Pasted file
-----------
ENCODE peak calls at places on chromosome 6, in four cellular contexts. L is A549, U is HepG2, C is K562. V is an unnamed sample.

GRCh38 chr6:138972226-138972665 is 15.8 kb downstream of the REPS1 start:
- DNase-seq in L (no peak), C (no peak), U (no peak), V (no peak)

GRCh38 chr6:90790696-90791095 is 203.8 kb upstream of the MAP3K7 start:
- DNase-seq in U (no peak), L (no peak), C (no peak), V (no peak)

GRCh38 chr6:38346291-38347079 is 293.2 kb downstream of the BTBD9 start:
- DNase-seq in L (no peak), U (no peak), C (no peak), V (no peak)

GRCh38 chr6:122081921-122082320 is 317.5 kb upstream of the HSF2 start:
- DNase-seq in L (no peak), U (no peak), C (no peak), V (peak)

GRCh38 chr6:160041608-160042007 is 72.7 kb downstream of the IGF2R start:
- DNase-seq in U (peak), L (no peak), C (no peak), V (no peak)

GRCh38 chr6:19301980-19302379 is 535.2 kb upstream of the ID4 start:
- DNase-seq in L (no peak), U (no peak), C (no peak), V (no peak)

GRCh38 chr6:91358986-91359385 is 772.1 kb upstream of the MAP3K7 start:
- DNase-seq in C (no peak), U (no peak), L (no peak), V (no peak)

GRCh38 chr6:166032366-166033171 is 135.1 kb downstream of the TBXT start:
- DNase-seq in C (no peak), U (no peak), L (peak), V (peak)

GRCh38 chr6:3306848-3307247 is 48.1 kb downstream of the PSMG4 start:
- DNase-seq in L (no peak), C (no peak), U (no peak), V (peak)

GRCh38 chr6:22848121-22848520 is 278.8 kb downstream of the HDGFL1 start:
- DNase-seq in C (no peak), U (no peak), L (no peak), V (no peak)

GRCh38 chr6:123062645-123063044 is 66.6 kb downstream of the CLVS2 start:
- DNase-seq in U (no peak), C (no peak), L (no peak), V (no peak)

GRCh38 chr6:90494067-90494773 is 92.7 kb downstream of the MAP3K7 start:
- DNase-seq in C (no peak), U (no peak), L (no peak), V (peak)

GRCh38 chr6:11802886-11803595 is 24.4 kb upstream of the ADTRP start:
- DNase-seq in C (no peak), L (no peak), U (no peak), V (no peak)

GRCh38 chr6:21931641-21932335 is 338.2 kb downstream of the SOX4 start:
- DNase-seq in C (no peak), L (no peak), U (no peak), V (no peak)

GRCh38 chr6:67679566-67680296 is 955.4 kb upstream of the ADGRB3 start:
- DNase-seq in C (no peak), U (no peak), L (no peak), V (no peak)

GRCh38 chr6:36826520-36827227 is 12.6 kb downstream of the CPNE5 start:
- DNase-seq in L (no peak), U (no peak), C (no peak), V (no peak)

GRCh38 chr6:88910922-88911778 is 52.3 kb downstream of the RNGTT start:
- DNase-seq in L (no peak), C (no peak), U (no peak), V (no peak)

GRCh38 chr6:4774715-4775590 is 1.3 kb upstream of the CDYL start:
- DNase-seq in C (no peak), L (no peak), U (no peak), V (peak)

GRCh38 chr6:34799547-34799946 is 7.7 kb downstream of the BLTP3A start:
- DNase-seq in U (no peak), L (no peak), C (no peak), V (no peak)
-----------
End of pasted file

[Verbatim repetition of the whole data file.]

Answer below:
ENCODE peak calls at places on chromosome 6, in four cellular contexts. L is A549, U is HepG2, C is K562. V is an unnamed sample.

GRCh38 chr6:138972226-138972665 is 15.8 kb downstream of the REPS1 start:
- DNase-seq in L (no peak), C (no peak), U (no peak), V (no peak)

GRCh38 chr6:90790696-90791095 is 203.8 kb upstream of the MAP3K7 start:
- DNase-seq in U (no peak), L (no peak), C (no peak), V (no peak)

GRCh38 chr6:38346291-38347079 is 293.2 kb downstream of the BTBD9 start:
- DNase-seq in L (no peak), U (no peak), C (no peak), V (no peak)

GRCh38 chr6:122081921-122082320 is 317.5 kb upstream of the HSF2 start:
- DNase-seq in L (no peak), U (no peak), C (no peak), V (peak)

GRCh38 chr6:160041608-160042007 is 72.7 kb downstream of the IGF2R start:
- DNase-seq in U (peak), L (no peak), C (no peak), V (no peak)

GRCh38 chr6:19301980-19302379 is 535.2 kb upstream of the ID4 start:
- DNase-seq in L (no peak), U (no peak), C (no peak), V (no peak)

GRCh38 chr6:91358986-91359385 is 772.1 kb upstream of the MAP3K7 start:
- DNase-seq in C (no peak), U (no peak), L (no peak), V (no peak)

GRCh38 chr6:166032366-166033171 is 135.1 kb downstream of the TBXT start:
- DNase-seq in C (no peak), U (no peak), L (peak), V (peak)

GRCh38 chr6:3306848-3307247 is 48.1 kb downstream of the PSMG4 start:
- DNase-seq in L (no peak), C (no peak), U (no peak), V (peak)

GRCh38 chr6:22848121-22848520 is 278.8 kb downstream of the HDGFL1 start:
- DNase-seq in C (no peak), U (no peak), L (no peak), V (no peak)

GRCh38 chr6:123062645-123063044 is 66.6 kb downstream of the CLVS2 start:
- DNase-seq in U (no peak), C (no peak), L (no peak), V (no peak)

GRCh38 chr6:90494067-90494773 is 92.7 kb downstream of the MAP3K7 start:
- DNase-seq in C (no peak), U (no peak), L (no peak), V (peak)

GRCh38 chr6:11802886-11803595 is 24.4 kb upstream of the ADTRP start:
- DNase-seq in C (no peak), L (no peak), U (no peak), V (no peak)

GRCh38 chr6:21931641-21932335 is 338.2 kb downstream of the SOX4 start:
- DNase-seq in C (no peak), L (no peak), U (no peak), V (no peak)

GRCh38 chr6:67679566-67680296 is 955.4 kb upstream of the ADGRB3 start:
- DNase-seq in C (no peak), U (no peak), L (no peak), V (no peak)

GRCh38 chr6:36826520-36827227 is 12.6 kb downstream of the CPNE5 start:
- DNase-seq in L (no peak), U (no peak), C (no peak), V (no peak)

GRCh38 chr6:88910922-88911778 is 52.3 kb downstream of the RNGTT start:
- DNase-seq in L (no peak), C (no peak), U (no peak), V (no peak)

GRCh38 chr6:4774715-4775590 is 1.3 kb upstream of the CDYL start:
- DNase-seq in C (no peak), L (no peak), U (no peak), V (peak)

GRCh38 chr6:34799547-34799946 is 7.7 kb downstream of the BLTP3A start:
- DNase-seq in U (no peak), L (no peak), C (no peak), V (no peak)